Thursday, 31 July 2014

Major Changes to the Temporary Foreign Worker Program; the LCP is Next?

Filipiniana News – July 2014

Major Changes to the Temporary Foreign Worker Program;  the LCP is Next?

On 20 June 2014, the Canadian government unveiled major changes to Canada's temporary foreign worker program (TFWP) which were essentially meant to limit access to the program and to encourage employers to prioritize hiring Canadians and permanent residents.

The TFWP was reorganized into two categories:  the International Mobility Program (IMP) and the TFWP.  The TFWP now refers to workers who require a job offer which was confirmed through a labour market impact assessment (LMIA).  The LMIA, formerly called the labour market opinion (LMO), is a more rigorous assessment of the job offer to ensure that Canadians and permanent residents are given a first opportunity at obtaining the available jobs before they are offered to foreign workers.

The IMP on the other hand, refers to those streams of foreign workers who do not require an LMIA before being issued a work permit.  These include work permits issued under Canada's free trade agreements or working holiday programs which offer reciprocal opportunities for Canadians wishing to work overseas.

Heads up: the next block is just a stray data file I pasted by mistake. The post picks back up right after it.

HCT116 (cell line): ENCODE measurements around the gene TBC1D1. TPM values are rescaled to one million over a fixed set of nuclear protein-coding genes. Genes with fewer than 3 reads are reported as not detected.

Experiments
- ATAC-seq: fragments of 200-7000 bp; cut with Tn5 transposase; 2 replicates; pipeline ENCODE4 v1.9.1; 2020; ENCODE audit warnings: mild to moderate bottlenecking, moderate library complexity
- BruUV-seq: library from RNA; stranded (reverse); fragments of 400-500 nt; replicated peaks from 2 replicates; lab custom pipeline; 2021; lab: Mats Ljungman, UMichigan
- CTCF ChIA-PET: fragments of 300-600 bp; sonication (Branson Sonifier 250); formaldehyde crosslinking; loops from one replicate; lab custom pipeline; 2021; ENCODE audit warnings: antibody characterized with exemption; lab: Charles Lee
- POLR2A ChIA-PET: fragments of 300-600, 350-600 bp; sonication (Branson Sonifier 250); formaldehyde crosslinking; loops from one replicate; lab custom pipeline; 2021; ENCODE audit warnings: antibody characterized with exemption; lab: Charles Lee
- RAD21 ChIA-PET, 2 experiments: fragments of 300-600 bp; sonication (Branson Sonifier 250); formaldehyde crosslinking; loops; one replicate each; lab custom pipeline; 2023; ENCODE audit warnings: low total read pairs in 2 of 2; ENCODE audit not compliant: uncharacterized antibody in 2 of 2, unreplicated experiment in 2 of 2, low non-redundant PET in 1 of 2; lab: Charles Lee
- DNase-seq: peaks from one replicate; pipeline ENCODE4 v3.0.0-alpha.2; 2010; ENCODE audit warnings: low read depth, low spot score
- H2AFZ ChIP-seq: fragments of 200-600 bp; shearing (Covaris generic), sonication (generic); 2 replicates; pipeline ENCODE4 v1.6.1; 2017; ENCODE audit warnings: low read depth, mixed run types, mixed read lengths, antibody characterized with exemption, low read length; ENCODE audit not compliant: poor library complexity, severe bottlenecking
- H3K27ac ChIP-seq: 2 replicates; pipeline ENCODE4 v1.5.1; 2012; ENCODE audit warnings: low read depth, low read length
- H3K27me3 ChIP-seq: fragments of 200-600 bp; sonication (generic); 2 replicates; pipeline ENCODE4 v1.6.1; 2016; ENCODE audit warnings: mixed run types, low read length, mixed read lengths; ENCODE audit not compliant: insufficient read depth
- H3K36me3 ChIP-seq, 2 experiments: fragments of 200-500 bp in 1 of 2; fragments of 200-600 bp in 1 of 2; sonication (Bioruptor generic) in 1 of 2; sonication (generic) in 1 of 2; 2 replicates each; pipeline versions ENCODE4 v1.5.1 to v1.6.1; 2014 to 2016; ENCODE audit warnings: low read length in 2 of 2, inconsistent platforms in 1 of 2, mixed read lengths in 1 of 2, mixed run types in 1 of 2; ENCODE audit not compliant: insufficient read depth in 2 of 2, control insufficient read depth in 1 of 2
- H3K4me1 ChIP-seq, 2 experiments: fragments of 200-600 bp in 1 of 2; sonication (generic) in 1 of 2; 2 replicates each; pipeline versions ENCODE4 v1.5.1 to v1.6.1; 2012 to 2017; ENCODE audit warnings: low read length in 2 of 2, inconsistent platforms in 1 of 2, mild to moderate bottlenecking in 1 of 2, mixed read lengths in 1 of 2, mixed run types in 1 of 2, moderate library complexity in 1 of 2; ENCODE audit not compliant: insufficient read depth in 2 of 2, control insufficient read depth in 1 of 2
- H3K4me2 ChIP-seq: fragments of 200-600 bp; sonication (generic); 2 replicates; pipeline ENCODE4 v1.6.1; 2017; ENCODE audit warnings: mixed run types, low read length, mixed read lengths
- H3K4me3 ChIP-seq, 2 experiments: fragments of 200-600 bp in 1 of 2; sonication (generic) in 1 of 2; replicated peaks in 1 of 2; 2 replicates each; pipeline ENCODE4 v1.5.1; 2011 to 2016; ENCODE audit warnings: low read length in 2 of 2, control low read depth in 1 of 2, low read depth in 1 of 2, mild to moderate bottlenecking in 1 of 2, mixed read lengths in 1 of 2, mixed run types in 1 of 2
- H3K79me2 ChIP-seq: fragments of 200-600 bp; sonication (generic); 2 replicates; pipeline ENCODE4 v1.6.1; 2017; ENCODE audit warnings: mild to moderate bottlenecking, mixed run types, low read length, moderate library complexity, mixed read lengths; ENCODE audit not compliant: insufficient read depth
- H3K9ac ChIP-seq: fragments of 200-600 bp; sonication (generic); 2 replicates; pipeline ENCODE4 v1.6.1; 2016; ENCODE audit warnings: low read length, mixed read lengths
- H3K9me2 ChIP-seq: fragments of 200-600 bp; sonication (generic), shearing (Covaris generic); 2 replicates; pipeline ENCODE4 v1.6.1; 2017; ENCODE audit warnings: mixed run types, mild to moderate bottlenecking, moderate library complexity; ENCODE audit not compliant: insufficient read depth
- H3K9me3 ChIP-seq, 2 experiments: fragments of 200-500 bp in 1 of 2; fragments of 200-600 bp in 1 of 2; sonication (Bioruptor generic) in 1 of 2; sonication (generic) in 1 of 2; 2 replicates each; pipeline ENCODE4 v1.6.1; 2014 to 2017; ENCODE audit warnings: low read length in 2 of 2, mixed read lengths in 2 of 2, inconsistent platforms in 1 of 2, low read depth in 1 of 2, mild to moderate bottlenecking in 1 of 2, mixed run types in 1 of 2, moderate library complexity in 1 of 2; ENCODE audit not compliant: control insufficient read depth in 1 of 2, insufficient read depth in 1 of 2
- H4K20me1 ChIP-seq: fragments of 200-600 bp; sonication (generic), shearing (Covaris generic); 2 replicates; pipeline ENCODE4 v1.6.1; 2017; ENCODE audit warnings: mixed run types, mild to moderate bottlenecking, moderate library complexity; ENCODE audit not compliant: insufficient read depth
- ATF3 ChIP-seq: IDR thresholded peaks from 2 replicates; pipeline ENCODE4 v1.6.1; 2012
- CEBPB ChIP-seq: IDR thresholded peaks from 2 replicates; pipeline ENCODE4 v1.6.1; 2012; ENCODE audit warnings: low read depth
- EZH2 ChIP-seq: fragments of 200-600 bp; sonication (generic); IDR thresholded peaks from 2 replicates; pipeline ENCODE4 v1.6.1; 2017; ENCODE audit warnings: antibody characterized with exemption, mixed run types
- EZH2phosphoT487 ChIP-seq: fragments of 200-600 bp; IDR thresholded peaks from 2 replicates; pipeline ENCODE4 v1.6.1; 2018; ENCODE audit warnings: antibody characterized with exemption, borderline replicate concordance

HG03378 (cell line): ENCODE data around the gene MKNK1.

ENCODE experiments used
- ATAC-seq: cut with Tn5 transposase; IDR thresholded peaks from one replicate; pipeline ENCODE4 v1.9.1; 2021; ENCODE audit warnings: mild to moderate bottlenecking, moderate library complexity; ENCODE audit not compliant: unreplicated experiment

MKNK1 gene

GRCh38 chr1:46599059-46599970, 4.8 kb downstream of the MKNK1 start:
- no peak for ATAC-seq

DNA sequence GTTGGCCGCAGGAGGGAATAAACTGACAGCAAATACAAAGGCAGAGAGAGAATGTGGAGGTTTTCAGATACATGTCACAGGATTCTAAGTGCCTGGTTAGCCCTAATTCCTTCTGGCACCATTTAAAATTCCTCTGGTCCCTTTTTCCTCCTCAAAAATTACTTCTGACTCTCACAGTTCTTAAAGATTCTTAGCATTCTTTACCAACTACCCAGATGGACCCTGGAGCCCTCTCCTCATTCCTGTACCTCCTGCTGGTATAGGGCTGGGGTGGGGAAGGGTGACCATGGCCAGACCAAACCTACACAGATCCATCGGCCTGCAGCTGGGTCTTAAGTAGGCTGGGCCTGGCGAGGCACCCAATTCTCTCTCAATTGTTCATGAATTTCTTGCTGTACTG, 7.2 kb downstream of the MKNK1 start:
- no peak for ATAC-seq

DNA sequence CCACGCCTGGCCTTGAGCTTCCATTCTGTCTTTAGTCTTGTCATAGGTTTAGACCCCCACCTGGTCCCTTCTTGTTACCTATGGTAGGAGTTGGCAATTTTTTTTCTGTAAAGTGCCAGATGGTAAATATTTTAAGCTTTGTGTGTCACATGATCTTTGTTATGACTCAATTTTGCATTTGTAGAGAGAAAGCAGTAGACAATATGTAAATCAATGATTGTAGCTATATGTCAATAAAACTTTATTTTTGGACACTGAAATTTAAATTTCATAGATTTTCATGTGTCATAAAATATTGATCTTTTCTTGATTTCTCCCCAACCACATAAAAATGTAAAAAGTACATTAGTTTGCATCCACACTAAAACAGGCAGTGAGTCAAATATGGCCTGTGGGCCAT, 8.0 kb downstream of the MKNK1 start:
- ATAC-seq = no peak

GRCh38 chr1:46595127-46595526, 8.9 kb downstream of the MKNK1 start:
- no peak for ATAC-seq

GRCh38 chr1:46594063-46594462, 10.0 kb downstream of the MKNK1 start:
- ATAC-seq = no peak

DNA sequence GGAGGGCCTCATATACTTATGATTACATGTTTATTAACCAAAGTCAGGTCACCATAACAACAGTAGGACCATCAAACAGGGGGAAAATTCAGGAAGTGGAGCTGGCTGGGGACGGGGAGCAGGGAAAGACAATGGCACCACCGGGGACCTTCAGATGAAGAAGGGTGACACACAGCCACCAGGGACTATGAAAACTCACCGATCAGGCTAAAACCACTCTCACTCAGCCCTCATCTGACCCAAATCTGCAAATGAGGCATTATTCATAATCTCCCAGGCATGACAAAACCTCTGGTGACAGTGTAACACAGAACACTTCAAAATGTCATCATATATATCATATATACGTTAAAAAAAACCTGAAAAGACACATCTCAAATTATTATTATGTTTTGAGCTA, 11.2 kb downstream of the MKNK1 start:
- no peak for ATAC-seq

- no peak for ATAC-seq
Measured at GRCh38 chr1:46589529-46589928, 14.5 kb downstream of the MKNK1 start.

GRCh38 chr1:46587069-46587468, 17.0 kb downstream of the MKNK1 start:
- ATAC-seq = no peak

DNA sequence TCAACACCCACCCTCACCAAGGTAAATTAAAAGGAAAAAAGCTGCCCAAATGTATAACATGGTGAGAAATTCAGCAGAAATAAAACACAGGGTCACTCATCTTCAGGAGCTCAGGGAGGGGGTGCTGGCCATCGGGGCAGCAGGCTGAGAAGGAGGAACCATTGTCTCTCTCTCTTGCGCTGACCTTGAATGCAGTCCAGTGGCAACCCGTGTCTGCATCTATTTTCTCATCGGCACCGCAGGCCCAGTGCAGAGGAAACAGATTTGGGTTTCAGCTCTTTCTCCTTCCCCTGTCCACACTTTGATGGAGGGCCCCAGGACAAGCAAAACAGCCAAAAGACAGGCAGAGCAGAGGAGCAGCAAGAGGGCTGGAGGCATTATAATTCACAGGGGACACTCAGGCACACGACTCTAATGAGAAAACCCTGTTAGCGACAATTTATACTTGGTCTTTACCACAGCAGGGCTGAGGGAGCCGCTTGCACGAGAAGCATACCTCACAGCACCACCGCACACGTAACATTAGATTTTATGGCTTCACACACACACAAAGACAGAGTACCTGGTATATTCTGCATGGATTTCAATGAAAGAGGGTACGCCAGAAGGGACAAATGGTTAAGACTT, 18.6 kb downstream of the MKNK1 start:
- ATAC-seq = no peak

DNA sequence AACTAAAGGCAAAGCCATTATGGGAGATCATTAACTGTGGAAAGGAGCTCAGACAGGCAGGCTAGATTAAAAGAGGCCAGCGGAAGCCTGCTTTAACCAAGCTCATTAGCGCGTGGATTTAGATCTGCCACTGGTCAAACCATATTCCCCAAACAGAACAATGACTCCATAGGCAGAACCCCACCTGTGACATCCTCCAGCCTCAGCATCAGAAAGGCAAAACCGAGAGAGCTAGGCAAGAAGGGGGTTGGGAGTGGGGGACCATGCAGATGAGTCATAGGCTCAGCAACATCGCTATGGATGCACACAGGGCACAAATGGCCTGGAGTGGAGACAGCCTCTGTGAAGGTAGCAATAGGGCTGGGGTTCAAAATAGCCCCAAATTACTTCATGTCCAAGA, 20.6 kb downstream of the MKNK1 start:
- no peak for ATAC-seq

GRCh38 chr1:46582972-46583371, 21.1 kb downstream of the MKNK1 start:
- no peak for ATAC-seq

The new LMIA that replaced the old LMO system has the following new features:
·         the LMIA application processing fee has been increased from $275 to $1,000 per foreign worker.  Employers seeking to hire primary agriculture workers, including those under the Seasonal Agricultural Workers Program, are exempt from this fee. 
·         Wage levels will now replace the National Occupational Classification as the main criteria for classifying jobs.   Those for which wages are below the provincial or territorial median wage will be considered “low-wage” jobs, while those being paid at or above the provincial/territorial median will be considered “high-wage” jobs.   In Ontario, the current median wage is $21 per hour.